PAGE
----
Hearing Loss in Children

As a parent, we encourage you to be familiar with possible signs of hearing loss in your children and to contact our Audiologist in Beamsville (Niagara) if you have any questions at all.


Causes of Hearing Loss in Children

There are a number of potential causes for hearing loss in a child. 

Congenital hearing loss, a condition at birth, can be caused by genetic factors, but it also can be caused by other things, like an infection during pregnancy, prematurity, injury at birth, and other health conditions.

Acquired hearing loss (after birth) can result from various causes – including viral and bacterial infections like meningitis or the measles, frequent ear infections, a head injury, or exposure to very loud noises.

  • Parents often look long and hard for the right fit for their child when they suspect hearing problems. We understand the challenges parents face – emotional, physical and behavioural – and we're here to help every step of the way to ensure everyone in the family hears each other as best as is possible.
    - Jerry Laufman, Audiologist

Hearing Screening for Newborns & Children

The vast majority of newborns will receive a hearing screening before discharge from the hospital. While these screening tests can detect 80 to 90 percent of infants with moderate degrees of hearing loss and greater, it is important to understand that no screening test is perfect.

Children with mild hearing loss may pass newborn hearing screenings, and hearing screenings for newborns cannot identify children with late onset or progressive types of hearing loss.

It is especially important, therefore, that you monitor your child’s developmental milestones with regular hearing screenings as they grow. Many professionals recommend that school-aged children receive hearing screenings:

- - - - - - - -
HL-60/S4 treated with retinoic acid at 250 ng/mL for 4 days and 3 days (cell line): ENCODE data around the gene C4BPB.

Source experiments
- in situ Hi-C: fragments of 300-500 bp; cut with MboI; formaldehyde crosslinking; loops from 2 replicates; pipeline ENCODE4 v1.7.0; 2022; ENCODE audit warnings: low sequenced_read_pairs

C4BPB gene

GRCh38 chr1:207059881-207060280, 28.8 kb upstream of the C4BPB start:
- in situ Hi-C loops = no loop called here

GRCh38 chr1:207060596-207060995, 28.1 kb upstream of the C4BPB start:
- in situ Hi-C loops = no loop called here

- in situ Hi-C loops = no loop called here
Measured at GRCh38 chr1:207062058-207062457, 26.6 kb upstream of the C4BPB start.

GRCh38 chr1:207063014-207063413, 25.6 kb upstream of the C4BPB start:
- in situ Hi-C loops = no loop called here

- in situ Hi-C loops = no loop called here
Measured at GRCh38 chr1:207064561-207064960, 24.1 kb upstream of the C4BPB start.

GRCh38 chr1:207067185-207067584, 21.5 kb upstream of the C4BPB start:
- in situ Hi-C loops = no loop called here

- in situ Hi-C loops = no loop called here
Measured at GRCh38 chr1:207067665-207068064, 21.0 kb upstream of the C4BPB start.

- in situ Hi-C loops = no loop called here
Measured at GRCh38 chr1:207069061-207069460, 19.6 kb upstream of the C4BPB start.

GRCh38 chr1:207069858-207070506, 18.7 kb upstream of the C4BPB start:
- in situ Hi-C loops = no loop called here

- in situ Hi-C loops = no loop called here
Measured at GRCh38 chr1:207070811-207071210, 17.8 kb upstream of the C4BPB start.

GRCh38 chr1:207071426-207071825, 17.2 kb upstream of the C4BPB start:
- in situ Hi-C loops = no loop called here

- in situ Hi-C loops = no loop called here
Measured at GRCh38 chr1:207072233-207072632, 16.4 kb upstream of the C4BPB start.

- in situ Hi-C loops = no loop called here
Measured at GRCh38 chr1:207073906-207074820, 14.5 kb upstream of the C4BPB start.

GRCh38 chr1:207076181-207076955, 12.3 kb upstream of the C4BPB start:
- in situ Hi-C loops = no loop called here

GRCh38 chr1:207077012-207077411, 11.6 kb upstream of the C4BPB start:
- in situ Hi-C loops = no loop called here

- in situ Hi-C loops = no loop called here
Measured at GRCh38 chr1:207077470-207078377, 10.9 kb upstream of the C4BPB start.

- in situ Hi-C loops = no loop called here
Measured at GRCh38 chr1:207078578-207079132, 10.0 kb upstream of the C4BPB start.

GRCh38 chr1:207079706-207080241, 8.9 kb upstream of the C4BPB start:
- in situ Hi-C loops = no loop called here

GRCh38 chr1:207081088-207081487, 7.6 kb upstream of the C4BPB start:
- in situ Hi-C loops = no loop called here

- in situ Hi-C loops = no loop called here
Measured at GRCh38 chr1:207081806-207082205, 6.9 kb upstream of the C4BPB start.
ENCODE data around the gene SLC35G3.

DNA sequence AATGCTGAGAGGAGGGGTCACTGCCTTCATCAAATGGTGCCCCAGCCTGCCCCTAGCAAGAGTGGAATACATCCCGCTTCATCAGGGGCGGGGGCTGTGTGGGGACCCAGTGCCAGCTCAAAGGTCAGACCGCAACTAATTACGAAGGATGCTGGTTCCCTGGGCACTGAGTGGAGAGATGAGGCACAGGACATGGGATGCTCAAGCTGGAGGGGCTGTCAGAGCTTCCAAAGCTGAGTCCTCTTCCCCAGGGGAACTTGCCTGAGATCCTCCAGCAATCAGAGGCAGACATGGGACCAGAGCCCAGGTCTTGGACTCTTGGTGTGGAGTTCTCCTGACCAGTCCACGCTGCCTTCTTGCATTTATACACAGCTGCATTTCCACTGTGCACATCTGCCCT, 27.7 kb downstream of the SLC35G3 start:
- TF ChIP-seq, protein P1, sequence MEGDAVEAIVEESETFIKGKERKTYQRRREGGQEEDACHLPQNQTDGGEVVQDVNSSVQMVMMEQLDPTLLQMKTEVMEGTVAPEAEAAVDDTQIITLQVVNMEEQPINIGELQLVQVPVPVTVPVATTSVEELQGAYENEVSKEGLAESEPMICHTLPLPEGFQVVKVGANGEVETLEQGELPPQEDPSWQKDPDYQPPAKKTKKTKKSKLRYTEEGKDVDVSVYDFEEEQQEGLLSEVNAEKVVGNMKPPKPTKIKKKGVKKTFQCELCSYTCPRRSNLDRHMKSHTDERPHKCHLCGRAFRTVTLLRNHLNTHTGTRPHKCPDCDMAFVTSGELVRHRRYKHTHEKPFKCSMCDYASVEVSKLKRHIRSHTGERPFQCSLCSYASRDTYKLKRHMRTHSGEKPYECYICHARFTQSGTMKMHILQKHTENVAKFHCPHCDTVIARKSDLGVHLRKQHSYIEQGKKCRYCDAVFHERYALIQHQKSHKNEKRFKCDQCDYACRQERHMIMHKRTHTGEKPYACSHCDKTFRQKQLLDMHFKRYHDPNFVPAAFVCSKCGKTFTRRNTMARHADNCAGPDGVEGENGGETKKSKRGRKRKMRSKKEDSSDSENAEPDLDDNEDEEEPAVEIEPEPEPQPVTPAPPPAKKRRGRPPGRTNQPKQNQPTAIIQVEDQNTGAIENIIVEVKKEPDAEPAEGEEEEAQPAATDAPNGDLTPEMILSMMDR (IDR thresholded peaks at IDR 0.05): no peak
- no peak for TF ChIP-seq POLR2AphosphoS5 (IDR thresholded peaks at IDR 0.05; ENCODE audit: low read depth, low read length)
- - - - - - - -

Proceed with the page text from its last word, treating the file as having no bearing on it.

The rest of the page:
• When they start going to school
  • At least once at ages 6, 8, and 10
  • At least once during middle school
  • At least once during high school

If your child has any known health or learning needs, speech, language, or developmental delays or a family history of early hearing loss, more frequent screening may be recommended.

Watching for Signs of Hearing Loss

Signs of hearing loss to watch for in a child include:

  • Concern by a family member or teacher that a child is not quick to hear things
  • Delays in the development of a child’s ability to speak and use language as compared to others of the same age
  • Difficulty with paying attention and behaving
  • Difficulty with academic performance
  • Inappropriate, delayed, or lack of response to soft and moderate-level sounds or spoken language when distractions are minimal
  • Frequent use of "what?" or "huh?"
  • Not responding to voices over the telephone or continually switching ears when on the phone
  • Intently watching the faces of speakers
  • Difficulty understanding speech when there is background noise
  • Sitting close to the TV when the volume is loud enough for others
  • Not becoming startled by sudden, loud noises
  • Unable to accurately figure out where a sound is coming from
Hearing Loss in Children, Beamsville, Grimsby, Niagara

Schedule A Consultation

Only an audiologist is legally allowed to provide testing on children or anyone under the age of 18. If you'd like to schedule a consultation, please complete the form below or contact us by phone.